O'Mara, Margaret Pugh. Cities of knowledge: Cold War science and the search for the next Silicon Valley. Princeton, NJ: Princeton University Press, 2005. ISBN 0 691 11716 0. £18.95
The author defines the 'city of knowledge' as, "...the ultimate post-industrial city" and notes that:
These places were engines of scientific production, filled with high-tech industries, homes for scientific workers and their families, with research universities at their heart. (p. 1)
Her aim is to show how these cities (perhaps suburban agglomerations might be more accurate) arose and what the possible future for this kind of city might be.
The cities about which O'Mara writes are Stanford (California), Philadelphia (Pennsylvania) and Atlanta (Georgia) and geographical location is an important part of her explanation as to how and why one place was more or less successful than another in following the Stanford model. She finds three main causal factors in the development of the 'city of knowledge': Cold War spending patterns, university-centred economic development, and local action.
Cold War spending in the USA was predicated on the assumption that a Third World War was almost inevitable, a view that has declined in the decades since, but which may be returning to the consciousness of American politicians, albeit with a different 'evil empire' as the threat. That anticipated Third World War would have been a nuclear war and part of the US strategy for surviving the nuclear Armageddon was the dispersion of industry, away from traditional centres of heavy industry to more rural or suburban areas - and, in particular, from the 'Rust Belt' to the 'Sun Belt'.
At the same time, largely as a result of the shock to US pride of the launch of the Soviet Union's 'Sputnik 1', the US government undertook a major investment in university research and education. Stanford University took advantage of the situation to develop part of its 8,100 acre (12.6 square miles or 32.77 square kilometers) land-holding. Key to the idea of the 'city of knowledge' was the development of the Stanford Industrial Park, with the first tenants moving in in 1952. But not just any old industry: the aim was to attract advanced scientific industry with stringent University control over architecture, green space and general planning details. Before long, the Park had attracted General Electric, Xerox, Hewlett-Packard, and many more science-based start-up companies, forming the core of what is now known as 'Silicon Valley'. Stanford exemplifies the second of O'Mara's causal factors - university-based economic development, and the success of Silicon Valley is now legendary, but not least in the success factors was the fact that, as early as 1945, Stanford University had established a lobby office in Washington, D.C., recognising that government would have a significant role in the future development of universities.
As an aside, I wonder how many UK universities employ lobbyists for their cause in Westminster? The present successor to the Committee of Vice-Chancellors and Principles, the rather trendily named 'Universities UK', undoubtedly plays a role for them collectively and, of course, Oxford and Cambridge don't need lobbyists because Parliament, the Government and the Civil Service are packed with their graduates, but I've never heard of an individual UK university acting as Stanford does.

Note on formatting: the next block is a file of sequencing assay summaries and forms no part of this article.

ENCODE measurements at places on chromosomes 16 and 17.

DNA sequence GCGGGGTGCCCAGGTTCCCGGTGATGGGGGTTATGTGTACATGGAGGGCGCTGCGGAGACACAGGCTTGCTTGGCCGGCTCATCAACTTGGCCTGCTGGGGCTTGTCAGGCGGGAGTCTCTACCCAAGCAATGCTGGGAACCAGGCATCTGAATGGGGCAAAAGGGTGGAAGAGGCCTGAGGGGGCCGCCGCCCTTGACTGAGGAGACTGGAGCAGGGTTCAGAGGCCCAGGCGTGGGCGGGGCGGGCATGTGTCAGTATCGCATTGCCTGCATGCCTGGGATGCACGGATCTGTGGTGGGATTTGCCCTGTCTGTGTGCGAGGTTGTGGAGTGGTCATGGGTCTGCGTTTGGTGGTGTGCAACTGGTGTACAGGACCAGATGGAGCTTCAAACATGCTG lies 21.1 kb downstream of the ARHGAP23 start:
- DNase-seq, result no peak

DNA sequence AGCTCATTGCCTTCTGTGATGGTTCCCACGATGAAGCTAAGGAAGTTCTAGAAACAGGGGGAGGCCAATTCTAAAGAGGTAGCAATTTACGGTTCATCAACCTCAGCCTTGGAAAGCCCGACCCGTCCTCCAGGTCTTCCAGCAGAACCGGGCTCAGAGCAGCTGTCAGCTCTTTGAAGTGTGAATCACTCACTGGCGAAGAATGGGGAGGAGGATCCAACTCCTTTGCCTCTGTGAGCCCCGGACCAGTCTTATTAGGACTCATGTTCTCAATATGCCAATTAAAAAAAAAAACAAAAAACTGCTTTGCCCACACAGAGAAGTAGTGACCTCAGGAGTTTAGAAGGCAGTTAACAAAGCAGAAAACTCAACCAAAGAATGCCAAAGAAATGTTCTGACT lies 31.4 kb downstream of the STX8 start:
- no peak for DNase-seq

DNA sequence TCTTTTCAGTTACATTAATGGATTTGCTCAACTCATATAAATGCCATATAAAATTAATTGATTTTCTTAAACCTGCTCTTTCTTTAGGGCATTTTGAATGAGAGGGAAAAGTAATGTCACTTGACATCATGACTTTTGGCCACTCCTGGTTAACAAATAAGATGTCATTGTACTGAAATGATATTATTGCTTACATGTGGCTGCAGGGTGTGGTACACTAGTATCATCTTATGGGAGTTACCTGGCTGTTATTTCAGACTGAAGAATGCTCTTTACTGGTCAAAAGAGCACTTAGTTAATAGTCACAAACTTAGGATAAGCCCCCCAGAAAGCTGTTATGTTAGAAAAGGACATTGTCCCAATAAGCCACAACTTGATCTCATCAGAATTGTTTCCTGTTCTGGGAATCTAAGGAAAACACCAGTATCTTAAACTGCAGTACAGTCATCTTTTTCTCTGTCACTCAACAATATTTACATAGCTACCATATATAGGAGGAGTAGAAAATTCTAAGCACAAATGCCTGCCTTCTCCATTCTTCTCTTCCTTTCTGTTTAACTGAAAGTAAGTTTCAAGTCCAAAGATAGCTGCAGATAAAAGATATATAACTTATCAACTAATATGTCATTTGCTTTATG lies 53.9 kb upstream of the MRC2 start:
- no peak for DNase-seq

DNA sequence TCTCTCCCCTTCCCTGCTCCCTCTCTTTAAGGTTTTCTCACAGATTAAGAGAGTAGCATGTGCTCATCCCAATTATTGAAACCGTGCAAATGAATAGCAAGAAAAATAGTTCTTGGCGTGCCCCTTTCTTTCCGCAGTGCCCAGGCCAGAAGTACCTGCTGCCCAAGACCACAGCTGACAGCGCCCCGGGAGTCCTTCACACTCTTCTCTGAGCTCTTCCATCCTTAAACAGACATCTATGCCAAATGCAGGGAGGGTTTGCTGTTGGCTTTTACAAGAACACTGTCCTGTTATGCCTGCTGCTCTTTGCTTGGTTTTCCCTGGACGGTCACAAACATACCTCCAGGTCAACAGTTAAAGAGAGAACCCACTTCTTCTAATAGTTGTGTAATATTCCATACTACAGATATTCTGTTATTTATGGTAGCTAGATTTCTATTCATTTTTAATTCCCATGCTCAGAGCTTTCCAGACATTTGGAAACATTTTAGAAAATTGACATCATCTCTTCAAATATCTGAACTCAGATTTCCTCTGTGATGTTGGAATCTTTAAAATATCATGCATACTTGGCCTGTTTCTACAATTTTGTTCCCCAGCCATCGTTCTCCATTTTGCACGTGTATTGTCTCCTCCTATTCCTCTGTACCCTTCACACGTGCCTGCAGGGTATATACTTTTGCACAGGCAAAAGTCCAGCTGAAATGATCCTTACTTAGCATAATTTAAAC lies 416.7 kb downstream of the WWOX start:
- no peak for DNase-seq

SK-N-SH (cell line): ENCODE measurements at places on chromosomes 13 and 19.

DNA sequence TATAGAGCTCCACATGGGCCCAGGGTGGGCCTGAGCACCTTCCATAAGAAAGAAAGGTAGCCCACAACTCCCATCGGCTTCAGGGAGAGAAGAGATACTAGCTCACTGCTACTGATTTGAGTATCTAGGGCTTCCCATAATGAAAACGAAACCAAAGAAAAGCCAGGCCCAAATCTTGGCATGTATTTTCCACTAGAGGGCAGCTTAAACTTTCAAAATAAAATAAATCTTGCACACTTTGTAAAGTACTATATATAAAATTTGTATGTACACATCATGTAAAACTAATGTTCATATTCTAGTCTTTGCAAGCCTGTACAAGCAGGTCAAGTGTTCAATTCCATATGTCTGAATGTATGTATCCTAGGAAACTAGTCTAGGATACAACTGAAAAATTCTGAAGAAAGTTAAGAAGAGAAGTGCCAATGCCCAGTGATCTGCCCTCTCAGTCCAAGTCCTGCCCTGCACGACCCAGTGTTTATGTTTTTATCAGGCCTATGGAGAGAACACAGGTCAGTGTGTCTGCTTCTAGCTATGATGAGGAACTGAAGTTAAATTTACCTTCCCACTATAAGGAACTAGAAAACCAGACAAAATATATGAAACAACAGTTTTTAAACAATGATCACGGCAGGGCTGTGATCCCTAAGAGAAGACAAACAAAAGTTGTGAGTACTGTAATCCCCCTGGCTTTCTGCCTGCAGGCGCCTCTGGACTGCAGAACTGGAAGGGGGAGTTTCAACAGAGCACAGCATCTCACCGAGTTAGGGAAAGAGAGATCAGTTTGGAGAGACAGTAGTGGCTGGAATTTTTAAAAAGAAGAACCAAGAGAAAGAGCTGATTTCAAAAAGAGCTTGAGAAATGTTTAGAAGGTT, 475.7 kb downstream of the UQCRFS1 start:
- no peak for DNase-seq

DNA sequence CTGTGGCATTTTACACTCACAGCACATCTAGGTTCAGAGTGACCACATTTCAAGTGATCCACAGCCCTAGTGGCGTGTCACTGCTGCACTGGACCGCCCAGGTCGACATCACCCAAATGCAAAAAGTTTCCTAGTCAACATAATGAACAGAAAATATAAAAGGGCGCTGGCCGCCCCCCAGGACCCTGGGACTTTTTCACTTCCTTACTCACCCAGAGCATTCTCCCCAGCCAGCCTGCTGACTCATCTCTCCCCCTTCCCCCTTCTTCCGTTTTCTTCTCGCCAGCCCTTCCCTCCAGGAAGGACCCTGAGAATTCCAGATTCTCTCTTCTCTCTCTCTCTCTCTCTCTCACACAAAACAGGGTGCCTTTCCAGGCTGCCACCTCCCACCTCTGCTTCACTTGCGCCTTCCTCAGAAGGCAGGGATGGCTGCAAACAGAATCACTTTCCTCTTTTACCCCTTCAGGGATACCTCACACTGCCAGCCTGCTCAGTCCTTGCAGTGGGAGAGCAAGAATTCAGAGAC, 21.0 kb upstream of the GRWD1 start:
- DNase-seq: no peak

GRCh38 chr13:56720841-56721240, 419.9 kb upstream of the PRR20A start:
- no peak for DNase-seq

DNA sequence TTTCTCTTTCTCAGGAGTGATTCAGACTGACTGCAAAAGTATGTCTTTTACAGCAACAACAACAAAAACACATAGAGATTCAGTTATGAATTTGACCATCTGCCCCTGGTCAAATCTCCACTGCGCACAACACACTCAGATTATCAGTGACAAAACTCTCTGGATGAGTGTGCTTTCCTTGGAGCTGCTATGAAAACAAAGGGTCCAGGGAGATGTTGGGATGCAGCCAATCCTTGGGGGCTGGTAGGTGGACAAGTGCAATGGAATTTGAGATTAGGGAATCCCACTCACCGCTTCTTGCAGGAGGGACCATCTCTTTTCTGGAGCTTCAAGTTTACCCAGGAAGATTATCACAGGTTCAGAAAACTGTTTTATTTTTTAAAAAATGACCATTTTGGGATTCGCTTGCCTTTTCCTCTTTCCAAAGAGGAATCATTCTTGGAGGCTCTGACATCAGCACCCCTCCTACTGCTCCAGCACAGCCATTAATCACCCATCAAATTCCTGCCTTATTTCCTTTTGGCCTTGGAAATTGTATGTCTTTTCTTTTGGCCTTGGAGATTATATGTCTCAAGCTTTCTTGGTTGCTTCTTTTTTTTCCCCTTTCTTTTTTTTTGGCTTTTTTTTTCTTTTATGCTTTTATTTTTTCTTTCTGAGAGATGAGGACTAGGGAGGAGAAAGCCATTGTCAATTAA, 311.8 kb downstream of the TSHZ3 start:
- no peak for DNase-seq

The University of Pennsylvania had a rather different set of problems to face in its attempts to create a science park. Stanford had acres of completely undeveloped land, some of it farmed, but a lot of it untouched, whereas the University of Pennsylvania, which had moved at the end of the 19th century to what was then the western suburbs of Philadelphia, was surrounded by a decaying Victorian era environment. The development of a 'city of knowledge', therefore, was inevitably linked to the issue of urban renewal. The vehicle employed by Pennsylvania was a university-industry partnership in the shape of the University City Science Center, which, as the link shows, is still in existence, although there are no tenants of the significance of those at Stanford.
On Pennsylvania, O'Mara concludes:
Penn did not become another Stanford for some obvious reasons. The decline of manufacturing and the great shift of jobs [and] of population to newer suburbs and to the Sunbelt, were huge stumbling blocks to the ambitious economic development goals of the University and its city. (p. 180)
Georgia Institute of Technology in Atlanta was subject to rather different conditions than either Stanford or Pennsylvania and the thrust towards a 'science city' appears to have come initially from local politicians, who sought to build on Georgia Tech's science and technology base. However, the starting point was much lower on the science pecking order than at Stanford. Georgia, of course, is a Southern state and one that figured in the great civil rights battles of the 1960s, and the black-white divide was of no assistance in the drive by the politicians to create a new, industrialised, science-based Atlanta. However, O'Mara concludes that Atlanta's failure to develop as a 'science city' was the result of political differences between city and state politicians and the administration of the Institute.
In her concluding chapter the author draws out the lessons from history for the establishment of 'cities of knowledge': 1) you need a lot of money; 2) you need a powerful university; 3) you need control over land in the right location; and 4) you need to make high-tech development the end, not the means. Perhaps this explains why the 'city of knowledge' has never had the kind of success in Europe that it has had in the USA although, interestingly, O'Mara points out that one of the models for the 'science city' was Trafford Park Industrial Estate on the edge of Manchester—founded in 1894.
Professor T.D. Wilson